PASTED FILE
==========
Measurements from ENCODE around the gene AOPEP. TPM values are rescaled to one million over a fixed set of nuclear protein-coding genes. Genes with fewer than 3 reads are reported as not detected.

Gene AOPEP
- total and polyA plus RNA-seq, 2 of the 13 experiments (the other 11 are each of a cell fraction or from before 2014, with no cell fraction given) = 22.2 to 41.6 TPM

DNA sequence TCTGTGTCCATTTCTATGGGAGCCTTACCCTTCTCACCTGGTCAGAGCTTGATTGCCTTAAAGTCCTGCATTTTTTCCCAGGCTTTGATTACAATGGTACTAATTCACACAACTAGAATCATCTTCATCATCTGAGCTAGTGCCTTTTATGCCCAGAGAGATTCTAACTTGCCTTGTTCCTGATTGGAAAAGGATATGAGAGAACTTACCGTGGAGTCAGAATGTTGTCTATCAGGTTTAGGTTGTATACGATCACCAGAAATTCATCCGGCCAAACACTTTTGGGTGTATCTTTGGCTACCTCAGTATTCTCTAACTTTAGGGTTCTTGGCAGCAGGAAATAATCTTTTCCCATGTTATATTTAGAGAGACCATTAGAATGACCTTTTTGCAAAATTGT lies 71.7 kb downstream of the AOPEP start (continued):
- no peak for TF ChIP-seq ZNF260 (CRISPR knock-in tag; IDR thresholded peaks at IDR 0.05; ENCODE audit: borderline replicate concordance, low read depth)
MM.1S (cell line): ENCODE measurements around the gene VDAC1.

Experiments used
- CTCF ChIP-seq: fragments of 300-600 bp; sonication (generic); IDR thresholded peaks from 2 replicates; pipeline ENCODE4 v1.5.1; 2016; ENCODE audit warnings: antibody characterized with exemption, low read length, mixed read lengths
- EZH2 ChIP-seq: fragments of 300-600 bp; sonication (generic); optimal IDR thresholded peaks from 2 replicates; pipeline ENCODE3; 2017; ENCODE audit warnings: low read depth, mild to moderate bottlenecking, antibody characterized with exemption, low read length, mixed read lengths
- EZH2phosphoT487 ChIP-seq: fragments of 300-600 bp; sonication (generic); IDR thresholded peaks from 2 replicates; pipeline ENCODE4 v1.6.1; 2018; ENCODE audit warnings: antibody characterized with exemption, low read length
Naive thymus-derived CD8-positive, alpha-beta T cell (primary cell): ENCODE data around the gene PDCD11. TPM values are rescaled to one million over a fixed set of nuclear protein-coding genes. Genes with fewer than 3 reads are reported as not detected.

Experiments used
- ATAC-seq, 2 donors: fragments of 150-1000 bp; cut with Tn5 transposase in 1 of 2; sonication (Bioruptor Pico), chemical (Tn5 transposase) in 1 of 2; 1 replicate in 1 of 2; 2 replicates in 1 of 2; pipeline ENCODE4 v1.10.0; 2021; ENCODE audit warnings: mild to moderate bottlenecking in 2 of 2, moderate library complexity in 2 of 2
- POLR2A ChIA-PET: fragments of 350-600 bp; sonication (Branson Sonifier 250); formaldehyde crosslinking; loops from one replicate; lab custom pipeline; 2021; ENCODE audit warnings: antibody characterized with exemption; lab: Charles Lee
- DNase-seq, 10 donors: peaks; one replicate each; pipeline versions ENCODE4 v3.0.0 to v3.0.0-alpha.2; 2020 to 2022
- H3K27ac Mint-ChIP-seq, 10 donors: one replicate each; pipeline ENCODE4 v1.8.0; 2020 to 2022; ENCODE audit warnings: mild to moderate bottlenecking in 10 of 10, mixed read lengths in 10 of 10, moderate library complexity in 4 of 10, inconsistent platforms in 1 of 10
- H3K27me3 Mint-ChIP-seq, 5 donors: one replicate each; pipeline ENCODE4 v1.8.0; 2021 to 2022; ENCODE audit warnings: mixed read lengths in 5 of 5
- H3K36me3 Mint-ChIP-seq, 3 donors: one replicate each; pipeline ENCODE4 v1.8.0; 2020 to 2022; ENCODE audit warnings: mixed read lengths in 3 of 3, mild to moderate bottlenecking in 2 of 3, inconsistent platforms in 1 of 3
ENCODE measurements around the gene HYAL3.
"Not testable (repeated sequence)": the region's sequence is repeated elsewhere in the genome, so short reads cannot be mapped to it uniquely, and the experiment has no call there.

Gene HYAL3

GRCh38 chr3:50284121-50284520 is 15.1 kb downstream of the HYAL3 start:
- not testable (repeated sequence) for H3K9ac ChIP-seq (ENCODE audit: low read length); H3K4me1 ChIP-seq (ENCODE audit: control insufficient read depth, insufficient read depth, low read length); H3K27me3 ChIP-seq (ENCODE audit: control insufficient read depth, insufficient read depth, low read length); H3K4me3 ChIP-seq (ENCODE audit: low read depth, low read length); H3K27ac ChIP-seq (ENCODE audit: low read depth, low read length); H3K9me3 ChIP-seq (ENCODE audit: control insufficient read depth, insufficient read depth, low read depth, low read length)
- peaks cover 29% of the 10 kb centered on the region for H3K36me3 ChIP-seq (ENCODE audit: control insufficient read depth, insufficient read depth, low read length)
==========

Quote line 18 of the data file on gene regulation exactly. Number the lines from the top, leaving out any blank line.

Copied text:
- H3K36me3 Mint-ChIP-seq, 3 donors: one replicate each; pipeline ENCODE4 v1.8.0; 2020 to 2022; ENCODE audit warnings: mixed read lengths in 3 of 3, mild to moderate bottlenecking in 2 of 3, inconsistent platforms in 1 of 3